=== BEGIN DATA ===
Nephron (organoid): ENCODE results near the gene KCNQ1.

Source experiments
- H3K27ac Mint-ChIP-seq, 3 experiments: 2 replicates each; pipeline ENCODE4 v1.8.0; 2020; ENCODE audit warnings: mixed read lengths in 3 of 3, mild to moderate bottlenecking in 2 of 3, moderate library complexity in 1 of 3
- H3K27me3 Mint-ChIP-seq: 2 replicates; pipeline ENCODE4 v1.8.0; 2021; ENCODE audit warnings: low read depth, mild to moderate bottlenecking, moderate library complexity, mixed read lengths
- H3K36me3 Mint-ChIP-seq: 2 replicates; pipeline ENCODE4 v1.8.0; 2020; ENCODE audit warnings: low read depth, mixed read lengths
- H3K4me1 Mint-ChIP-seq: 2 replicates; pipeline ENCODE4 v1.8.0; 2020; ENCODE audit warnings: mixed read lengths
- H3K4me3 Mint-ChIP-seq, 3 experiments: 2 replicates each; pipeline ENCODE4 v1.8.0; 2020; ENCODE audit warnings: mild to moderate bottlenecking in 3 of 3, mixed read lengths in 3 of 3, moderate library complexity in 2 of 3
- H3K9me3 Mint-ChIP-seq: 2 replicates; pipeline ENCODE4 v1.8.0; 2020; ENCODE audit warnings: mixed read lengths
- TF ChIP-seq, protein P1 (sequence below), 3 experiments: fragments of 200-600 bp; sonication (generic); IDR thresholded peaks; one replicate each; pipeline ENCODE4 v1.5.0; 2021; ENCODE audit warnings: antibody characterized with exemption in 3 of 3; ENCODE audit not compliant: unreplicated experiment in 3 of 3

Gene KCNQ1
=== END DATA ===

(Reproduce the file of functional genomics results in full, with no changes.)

Nephron (organoid): ENCODE results near the gene KCNQ1.

Source experiments
- H3K27ac Mint-ChIP-seq, 3 experiments: 2 replicates each; pipeline ENCODE4 v1.8.0; 2020; ENCODE audit warnings: mixed read lengths in 3 of 3, mild to moderate bottlenecking in 2 of 3, moderate library complexity in 1 of 3
- H3K27me3 Mint-ChIP-seq: 2 replicates; pipeline ENCODE4 v1.8.0; 2021; ENCODE audit warnings: low read depth, mild to moderate bottlenecking, moderate library complexity, mixed read lengths
- H3K36me3 Mint-ChIP-seq: 2 replicates; pipeline ENCODE4 v1.8.0; 2020; ENCODE audit warnings: low read depth, mixed read lengths
- H3K4me1 Mint-ChIP-seq: 2 replicates; pipeline ENCODE4 v1.8.0; 2020; ENCODE audit warnings: mixed read lengths
- H3K4me3 Mint-ChIP-seq, 3 experiments: 2 replicates each; pipeline ENCODE4 v1.8.0; 2020; ENCODE audit warnings: mild to moderate bottlenecking in 3 of 3, mixed read lengths in 3 of 3, moderate library complexity in 2 of 3
- H3K9me3 Mint-ChIP-seq: 2 replicates; pipeline ENCODE4 v1.8.0; 2020; ENCODE audit warnings: mixed read lengths
- TF ChIP-seq, protein P1 (sequence below), 3 experiments: fragments of 200-600 bp; sonication (generic); IDR thresholded peaks; one replicate each; pipeline ENCODE4 v1.5.0; 2021; ENCODE audit warnings: antibody characterized with exemption in 3 of 3; ENCODE audit not compliant: unreplicated experiment in 3 of 3

Gene KCNQ1